Kazakh leader vows to get rid of nuclear arms

May 20, 1992|By Chicago Tribune

WASHINGTON -- President Nursultan Nazarbayev of Kazakhstan assured President Bush yesterday that he will eliminate all 1,400 strategic nuclear warheads in his former Soviet republic, clearing a major obstacle to implementing last year's historic Strategic Arms Reduction Treaty.

His pledge advances the U.S. efforts to avoid a possible arms race among the four nuclear powers that emerged from the ruins of the Soviet Union -- Russia, Kazakhstan, Ukraine and Belarus -- by bringing them under START.

That treaty, between the United States and now-defunct Soviet Union, calls for substantial reductions in the U.S. and Soviet nuclear arsenals.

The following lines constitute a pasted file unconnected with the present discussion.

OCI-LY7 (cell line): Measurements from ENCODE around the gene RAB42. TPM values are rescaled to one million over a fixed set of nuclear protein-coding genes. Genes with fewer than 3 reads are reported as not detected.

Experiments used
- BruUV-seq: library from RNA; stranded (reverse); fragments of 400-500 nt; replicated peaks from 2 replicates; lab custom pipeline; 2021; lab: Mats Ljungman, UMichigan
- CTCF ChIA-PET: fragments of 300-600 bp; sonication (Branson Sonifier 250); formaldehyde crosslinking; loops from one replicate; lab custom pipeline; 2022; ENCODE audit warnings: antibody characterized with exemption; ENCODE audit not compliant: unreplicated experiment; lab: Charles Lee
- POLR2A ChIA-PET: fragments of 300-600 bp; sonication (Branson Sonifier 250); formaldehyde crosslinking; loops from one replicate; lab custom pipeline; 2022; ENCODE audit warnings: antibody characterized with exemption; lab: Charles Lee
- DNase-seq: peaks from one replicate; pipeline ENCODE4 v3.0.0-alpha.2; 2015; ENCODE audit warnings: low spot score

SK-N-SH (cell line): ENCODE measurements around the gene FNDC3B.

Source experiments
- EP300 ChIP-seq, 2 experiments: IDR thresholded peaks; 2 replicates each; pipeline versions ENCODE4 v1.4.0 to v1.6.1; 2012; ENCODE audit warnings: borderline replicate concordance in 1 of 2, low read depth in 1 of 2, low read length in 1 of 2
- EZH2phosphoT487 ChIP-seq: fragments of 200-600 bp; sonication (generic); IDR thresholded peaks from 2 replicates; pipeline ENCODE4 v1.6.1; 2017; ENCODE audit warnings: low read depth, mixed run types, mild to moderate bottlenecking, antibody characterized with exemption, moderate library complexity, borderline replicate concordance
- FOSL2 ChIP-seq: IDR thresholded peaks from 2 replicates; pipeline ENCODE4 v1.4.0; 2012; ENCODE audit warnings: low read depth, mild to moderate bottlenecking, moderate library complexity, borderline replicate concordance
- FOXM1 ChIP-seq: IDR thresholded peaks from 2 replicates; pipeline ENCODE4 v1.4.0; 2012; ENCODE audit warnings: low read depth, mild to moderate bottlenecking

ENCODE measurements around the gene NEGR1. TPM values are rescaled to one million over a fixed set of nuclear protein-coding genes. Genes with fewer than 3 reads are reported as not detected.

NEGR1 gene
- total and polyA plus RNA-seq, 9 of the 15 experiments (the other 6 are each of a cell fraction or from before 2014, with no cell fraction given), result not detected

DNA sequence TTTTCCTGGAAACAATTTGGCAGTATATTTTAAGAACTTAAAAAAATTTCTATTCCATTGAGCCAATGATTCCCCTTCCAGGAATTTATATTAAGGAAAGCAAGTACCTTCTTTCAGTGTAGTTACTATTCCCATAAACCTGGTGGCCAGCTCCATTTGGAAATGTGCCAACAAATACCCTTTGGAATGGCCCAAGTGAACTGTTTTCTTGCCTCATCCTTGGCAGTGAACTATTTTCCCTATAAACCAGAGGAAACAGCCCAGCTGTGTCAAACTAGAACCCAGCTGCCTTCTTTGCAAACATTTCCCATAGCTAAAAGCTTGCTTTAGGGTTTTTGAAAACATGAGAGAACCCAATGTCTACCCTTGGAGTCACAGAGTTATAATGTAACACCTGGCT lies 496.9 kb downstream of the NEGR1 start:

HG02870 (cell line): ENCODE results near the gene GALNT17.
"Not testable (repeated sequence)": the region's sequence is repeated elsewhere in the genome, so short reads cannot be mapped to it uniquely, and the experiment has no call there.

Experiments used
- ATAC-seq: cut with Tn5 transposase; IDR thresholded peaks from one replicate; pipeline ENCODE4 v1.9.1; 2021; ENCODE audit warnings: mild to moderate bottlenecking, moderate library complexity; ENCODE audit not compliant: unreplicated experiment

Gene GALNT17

"Kazakhstan obligates itself to honor the START treaty as one of the participating parties," Mr. Nazarbayev said, standing alongside Mr. Bush in the White House Rose Garden after their meeting.

As a result, U.S. officials believe they are close to being able to conclude an agreement with all four former republics to honor the START treaty, with only Russia retaining nuclear weapons at the end of the treaty's seven-year timetable for arms reductions.

That START protocol may be signed as early as this weekend in Lisbon, Portugal, when Secretary of State James A. Baker III expects to meet with senior officials from the four republics during a conference on aiding the former Soviet Union.

Mr. Nazarbayev also told Mr. Bush that his country will prevent nuclear weapons or technology from being sold to other countries.

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